Author Norman Mailer, whose son John Buffalo Mailer is an editor at High Times magazine,was interviewed in the 30th anniversary edition of the magazine about his views on marijuana. Though Mailer says he hasn't smoked in a decade, he credits his past marijuana use with opening him up to the consciousness of a "higher power" and music appreciation, especially jazz. "I'd been listening to jazz for years, but it had never meant all that much to me. Now, with the powers pot offered, simple things became complex; complex things clarified themselves," he said.
Mailer said after smoking pot, "I began to write for the sound of what I was writing" rather than just the sense. He likes pot for editing but thinks it got in the way of his novel writing. "I'd have brilliant insights on pot but could hardly remember any of them later," he said. Although he calls sex on pot "fabulous" he thinks it made him detached from the other person. (Since his first pot experience came during a "crazy" menage a trois, it seems perhaps Mailer had this detachment going before smoking pot.) He is critical of modern-day pot smokers, whom he compares to religious fundamentalists. "There's too much dead-ass in the thinking of pot smokers now," he said.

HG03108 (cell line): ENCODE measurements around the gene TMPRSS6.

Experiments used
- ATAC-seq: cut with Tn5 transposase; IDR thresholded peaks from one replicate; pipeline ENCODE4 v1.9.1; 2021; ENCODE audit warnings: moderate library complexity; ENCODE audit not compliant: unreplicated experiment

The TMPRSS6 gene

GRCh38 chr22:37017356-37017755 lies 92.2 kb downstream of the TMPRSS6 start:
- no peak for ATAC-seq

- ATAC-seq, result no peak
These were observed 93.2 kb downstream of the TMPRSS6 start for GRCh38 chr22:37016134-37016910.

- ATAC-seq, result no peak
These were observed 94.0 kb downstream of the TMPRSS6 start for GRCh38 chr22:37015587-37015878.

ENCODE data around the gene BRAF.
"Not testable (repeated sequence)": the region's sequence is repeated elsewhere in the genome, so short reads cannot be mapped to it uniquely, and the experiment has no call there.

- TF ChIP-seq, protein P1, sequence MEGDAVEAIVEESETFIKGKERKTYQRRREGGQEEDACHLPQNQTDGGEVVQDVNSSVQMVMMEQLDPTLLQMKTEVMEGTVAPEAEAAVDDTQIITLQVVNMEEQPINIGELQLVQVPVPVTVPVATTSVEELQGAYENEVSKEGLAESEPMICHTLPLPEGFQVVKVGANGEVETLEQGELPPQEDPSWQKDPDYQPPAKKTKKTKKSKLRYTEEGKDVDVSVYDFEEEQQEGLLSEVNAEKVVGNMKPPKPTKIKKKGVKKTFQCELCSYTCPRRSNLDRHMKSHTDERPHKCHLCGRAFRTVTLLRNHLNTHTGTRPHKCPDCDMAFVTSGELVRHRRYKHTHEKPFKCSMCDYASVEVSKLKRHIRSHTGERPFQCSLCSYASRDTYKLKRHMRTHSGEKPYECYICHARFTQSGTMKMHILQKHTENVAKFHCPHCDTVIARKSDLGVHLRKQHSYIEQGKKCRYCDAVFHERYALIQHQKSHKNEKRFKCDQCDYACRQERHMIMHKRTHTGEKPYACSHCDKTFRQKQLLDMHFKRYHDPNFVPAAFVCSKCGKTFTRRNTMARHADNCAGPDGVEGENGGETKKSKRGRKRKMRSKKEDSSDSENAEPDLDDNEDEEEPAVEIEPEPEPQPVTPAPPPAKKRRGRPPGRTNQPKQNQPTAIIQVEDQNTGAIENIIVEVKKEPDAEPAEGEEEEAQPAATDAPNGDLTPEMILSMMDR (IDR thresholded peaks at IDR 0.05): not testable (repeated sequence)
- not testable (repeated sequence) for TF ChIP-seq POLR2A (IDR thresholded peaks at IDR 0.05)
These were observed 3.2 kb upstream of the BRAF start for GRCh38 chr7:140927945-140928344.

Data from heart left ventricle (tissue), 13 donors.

Also interviewed in the special High Times edition are rocker Iggy Pop, who relates positive experiences with "weed," and Hunter S. Thompson, who Mailer calls the only person that can write effectively while on drugs. Mailer reportedly told his children to learn all they could before smoking pot, because it would make the connections in their brains more interesting after smoking. He said, however, he doesn't know if they took his advice.
Norman Mailer served in army in the Philippines, and his novel The Naked and the Dead(1948) was hailed by many as one of the finest American novels to come out of WWII. In 1955 Mailer co-founded the Village Voice, and he was editor of Dissent from 1952 until 1963. His novel Armies of the Night , a recollection of his experiences at the Washington peace rallies of 1968, won the Pulitzer Prize and National Book Award. He won a second Pulitzer in 1980.